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Hooper House – as it is known today – is a landmark place-making project and architectural treasure located in the Old Goucher neighborhood of Baltimore, MD. The property looms large in Baltimore’s history, and the building itself holds many tales, and even some secrets. The property is a sprawling embodiment of time, shape-shifting from its original usage as a single-family home to a home for the Red Cross, a (rumored) insane asylum to the long-time home of Morphius Records (notably producing albums by Beach House, Wye Oak, Future Islands and the Pixies), to its current iteration as a home for artists and culture-makers in the Charm City. 

Originally called the James E. Hooper House, this sprawling Queen Anne -style mansion with steeply pitched roofs and somber masonry was built in 1886 for its namesake, a well-known 19th-century shipping magnate. ​At the time of construction, Mr. Hooper was president of William E. Hooper & Sons – a cotton mill located along nearby Jones Falls that produced the duck canvas used for sails. Founded by his father, Hooper’s mill was regarded as the largest of its kind in Baltimore. It’s been said that Mr. Hooper would spend long hours alone in the 5th-story cupola of his home, gazing at the sea and watching ships come to port. 


The structure itself can be recognized by its architecture: as a freestanding masonry dwelling executed in the Queen Anne style, Hooper House embodies the distinctive characteristics of a type and method of construction not commonly found in inner-city Baltimore (where the rowhouse is the dominant type of domestic architecture). The building contains distinctive features – most of which remain intact – like irregularity of floor plan and small-scale classical decorative detailing, steeply-pitched roofs, and the use of somber colored masonry exterior materials (here red brick with dark colored rock faced stone trim).​

The building was listed on the National Register of Historic Places in 1982. In 2001, the building was purchased by Morphius Development Consortium, who returned the exterior wood trim to its original green color and restored other various interior features. In 2018 James Hooper LLC was formed by Matt Oppenheim, the principal MO/DE, who purchased the property with the goal of restoration and re-envisioning this historic site as a cultural hub and a place for Baltimore’s small businesses to thrive and call their home.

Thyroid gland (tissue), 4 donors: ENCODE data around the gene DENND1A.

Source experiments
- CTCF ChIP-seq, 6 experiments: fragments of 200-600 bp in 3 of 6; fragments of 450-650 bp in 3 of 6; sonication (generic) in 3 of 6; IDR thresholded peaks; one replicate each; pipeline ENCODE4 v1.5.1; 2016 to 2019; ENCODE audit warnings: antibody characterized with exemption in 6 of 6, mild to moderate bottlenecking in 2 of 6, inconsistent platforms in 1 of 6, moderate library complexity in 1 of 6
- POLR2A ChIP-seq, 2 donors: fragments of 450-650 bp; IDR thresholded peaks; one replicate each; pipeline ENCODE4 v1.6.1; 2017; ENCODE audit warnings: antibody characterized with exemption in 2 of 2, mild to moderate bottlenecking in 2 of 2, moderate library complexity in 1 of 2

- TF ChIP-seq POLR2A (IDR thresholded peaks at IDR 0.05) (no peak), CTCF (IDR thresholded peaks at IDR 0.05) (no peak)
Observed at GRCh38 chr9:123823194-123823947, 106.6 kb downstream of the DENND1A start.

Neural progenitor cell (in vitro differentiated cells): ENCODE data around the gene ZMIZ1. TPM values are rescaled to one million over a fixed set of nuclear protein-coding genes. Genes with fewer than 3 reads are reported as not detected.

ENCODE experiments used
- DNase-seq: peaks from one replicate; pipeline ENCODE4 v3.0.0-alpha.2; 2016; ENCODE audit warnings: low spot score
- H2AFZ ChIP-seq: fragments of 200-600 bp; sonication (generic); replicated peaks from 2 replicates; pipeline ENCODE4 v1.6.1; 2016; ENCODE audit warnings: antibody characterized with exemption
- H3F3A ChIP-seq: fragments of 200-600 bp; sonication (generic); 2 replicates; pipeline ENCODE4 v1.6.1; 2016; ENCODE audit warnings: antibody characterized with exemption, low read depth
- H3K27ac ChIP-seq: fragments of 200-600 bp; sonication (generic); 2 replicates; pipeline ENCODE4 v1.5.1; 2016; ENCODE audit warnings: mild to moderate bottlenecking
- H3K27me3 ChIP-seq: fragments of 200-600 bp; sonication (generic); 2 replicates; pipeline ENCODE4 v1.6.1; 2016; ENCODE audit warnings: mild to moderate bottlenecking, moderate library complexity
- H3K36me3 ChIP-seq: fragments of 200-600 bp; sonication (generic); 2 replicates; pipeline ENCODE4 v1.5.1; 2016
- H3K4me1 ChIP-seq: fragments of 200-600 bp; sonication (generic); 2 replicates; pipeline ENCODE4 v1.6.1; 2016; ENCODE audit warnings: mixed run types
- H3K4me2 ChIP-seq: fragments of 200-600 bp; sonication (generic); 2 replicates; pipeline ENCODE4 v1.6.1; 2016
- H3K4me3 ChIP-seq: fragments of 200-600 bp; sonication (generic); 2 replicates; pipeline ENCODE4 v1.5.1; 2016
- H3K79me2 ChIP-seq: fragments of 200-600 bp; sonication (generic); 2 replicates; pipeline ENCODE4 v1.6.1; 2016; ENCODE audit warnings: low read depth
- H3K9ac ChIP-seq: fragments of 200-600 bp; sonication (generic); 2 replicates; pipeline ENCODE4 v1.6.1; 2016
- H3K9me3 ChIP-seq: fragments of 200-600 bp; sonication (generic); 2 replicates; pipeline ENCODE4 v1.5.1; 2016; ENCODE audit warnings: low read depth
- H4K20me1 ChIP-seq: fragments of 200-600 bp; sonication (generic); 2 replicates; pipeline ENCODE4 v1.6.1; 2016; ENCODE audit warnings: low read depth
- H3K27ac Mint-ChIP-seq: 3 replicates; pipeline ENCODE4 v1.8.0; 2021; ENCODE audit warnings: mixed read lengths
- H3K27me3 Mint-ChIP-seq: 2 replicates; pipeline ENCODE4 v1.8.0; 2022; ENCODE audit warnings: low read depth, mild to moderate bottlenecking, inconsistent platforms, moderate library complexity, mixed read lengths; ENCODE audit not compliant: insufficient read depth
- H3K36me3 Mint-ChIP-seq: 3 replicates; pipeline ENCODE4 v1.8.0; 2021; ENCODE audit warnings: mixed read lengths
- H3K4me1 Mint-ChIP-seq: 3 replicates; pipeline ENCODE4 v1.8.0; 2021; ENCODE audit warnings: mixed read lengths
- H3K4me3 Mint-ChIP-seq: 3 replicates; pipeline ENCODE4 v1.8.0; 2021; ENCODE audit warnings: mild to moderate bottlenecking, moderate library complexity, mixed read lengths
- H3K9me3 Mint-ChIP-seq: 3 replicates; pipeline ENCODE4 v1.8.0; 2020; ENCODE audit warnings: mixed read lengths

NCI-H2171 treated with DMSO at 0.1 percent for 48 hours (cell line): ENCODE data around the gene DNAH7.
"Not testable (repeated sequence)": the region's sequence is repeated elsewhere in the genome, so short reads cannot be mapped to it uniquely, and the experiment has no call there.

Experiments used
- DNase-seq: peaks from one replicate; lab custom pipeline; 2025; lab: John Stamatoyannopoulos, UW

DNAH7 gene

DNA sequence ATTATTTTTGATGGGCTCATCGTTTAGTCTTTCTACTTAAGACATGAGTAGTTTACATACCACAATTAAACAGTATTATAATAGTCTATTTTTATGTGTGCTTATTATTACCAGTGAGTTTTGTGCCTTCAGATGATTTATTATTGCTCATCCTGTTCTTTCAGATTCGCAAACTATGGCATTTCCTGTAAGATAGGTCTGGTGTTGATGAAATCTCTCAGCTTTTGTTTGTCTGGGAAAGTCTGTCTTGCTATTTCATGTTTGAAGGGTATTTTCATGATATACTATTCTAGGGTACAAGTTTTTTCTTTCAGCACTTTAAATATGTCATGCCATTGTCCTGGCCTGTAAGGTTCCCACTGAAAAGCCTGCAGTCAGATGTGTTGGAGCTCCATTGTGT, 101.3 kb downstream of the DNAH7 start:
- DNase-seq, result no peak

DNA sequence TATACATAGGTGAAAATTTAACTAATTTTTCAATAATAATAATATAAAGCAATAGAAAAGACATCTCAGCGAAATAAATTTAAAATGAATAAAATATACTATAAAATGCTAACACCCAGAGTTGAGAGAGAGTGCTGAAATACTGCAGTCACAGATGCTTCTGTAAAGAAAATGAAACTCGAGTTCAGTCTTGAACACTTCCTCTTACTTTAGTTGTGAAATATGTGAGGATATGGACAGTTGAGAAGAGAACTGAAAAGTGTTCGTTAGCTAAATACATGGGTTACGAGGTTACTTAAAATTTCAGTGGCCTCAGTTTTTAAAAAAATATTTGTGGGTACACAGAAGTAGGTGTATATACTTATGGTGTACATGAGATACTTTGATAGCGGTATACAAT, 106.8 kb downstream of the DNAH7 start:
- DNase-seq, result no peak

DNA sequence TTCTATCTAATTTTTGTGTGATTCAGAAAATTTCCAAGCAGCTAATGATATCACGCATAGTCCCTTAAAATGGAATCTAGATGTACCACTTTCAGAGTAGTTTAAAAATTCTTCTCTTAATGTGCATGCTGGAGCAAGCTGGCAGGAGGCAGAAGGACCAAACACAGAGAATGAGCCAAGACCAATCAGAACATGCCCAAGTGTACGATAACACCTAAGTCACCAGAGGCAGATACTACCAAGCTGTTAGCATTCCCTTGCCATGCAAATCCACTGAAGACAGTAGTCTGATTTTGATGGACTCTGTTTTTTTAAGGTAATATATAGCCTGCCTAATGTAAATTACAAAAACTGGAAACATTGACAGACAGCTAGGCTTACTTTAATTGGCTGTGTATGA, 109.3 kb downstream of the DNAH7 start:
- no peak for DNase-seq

The James E. Hooper House in the early 1900s.


Names scribbled on original wallpaper, revealed in a 2022 fire.

Photo by Breck Chapman of HH from 2004.jpeg

Hooper House in the 1990s.

In 2022, tragedy struck when a devastating fire consumed the top cupola and caused significant water damage to the property. An ambitious revitalization project began in early 2023. This comprehensive redevelopment endeavor will transform the Hooper House into a vibrant hub featuring 15 innovative studio and maker spaces, as well as a ground-floor food and beverage experience. A landscaped outdoor area reminiscent of a picturesque park, complete with a greenhouse, will be on the exterior. 


The overarching objective of this venture is to provide a nurturing environment where creatives can flourish alongside small businesses, drawing inspiration from the ebb and flow of daily life in a beautiful modernized historic setting. With diligence and dedication, the project is expected to reach its fruition in the second quarter of 2024.

Today, Hooper House is a monumental space-making project and collaboration. Originally the sprawling home of shipping magnate James E. Hooper, the property has been reimagined as a cultural hub for local artists and entrepreneurs, as well as a community gathering place within the historic neighborhood of Old Goucher in Baltimore, MD. 

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